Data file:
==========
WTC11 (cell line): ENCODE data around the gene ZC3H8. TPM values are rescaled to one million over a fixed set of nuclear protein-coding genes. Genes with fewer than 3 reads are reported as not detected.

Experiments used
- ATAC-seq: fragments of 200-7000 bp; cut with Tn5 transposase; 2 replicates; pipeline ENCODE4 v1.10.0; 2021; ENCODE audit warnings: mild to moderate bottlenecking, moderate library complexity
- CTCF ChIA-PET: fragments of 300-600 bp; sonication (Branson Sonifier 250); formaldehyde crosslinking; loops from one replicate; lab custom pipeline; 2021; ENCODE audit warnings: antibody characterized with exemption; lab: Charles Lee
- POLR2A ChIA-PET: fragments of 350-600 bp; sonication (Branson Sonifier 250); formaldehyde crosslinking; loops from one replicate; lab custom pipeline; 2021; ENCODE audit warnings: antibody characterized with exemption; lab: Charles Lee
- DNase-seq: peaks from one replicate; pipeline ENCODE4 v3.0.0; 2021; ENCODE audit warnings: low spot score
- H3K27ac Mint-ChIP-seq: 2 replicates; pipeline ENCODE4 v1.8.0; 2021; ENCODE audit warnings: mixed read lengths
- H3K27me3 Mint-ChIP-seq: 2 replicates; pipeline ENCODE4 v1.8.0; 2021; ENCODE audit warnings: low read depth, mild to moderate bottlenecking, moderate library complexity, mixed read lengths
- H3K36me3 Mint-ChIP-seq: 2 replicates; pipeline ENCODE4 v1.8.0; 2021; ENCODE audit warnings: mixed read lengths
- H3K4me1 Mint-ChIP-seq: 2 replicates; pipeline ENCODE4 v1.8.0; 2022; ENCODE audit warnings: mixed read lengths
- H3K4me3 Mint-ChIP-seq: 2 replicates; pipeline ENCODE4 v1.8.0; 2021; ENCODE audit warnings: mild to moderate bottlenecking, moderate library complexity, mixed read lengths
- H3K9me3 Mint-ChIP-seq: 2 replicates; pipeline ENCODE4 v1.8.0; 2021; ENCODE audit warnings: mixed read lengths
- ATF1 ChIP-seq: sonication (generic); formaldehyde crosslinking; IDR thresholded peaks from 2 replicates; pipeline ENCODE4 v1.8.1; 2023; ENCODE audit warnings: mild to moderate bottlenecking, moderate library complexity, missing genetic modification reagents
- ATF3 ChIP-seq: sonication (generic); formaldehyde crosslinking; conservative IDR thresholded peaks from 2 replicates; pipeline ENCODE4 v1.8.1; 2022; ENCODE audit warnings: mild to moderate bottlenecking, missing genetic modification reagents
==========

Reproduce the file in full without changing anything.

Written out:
WTC11 (cell line): ENCODE data around the gene ZC3H8. TPM values are rescaled to one million over a fixed set of nuclear protein-coding genes. Genes with fewer than 3 reads are reported as not detected.

Experiments used
- ATAC-seq: fragments of 200-7000 bp; cut with Tn5 transposase; 2 replicates; pipeline ENCODE4 v1.10.0; 2021; ENCODE audit warnings: mild to moderate bottlenecking, moderate library complexity
- CTCF ChIA-PET: fragments of 300-600 bp; sonication (Branson Sonifier 250); formaldehyde crosslinking; loops from one replicate; lab custom pipeline; 2021; ENCODE audit warnings: antibody characterized with exemption; lab: Charles Lee
- POLR2A ChIA-PET: fragments of 350-600 bp; sonication (Branson Sonifier 250); formaldehyde crosslinking; loops from one replicate; lab custom pipeline; 2021; ENCODE audit warnings: antibody characterized with exemption; lab: Charles Lee
- DNase-seq: peaks from one replicate; pipeline ENCODE4 v3.0.0; 2021; ENCODE audit warnings: low spot score
- H3K27ac Mint-ChIP-seq: 2 replicates; pipeline ENCODE4 v1.8.0; 2021; ENCODE audit warnings: mixed read lengths
- H3K27me3 Mint-ChIP-seq: 2 replicates; pipeline ENCODE4 v1.8.0; 2021; ENCODE audit warnings: low read depth, mild to moderate bottlenecking, moderate library complexity, mixed read lengths
- H3K36me3 Mint-ChIP-seq: 2 replicates; pipeline ENCODE4 v1.8.0; 2021; ENCODE audit warnings: mixed read lengths
- H3K4me1 Mint-ChIP-seq: 2 replicates; pipeline ENCODE4 v1.8.0; 2022; ENCODE audit warnings: mixed read lengths
- H3K4me3 Mint-ChIP-seq: 2 replicates; pipeline ENCODE4 v1.8.0; 2021; ENCODE audit warnings: mild to moderate bottlenecking, moderate library complexity, mixed read lengths
- H3K9me3 Mint-ChIP-seq: 2 replicates; pipeline ENCODE4 v1.8.0; 2021; ENCODE audit warnings: mixed read lengths
- ATF1 ChIP-seq: sonication (generic); formaldehyde crosslinking; IDR thresholded peaks from 2 replicates; pipeline ENCODE4 v1.8.1; 2023; ENCODE audit warnings: mild to moderate bottlenecking, moderate library complexity, missing genetic modification reagents
- ATF3 ChIP-seq: sonication (generic); formaldehyde crosslinking; conservative IDR thresholded peaks from 2 replicates; pipeline ENCODE4 v1.8.1; 2022; ENCODE audit warnings: mild to moderate bottlenecking, missing genetic modification reagents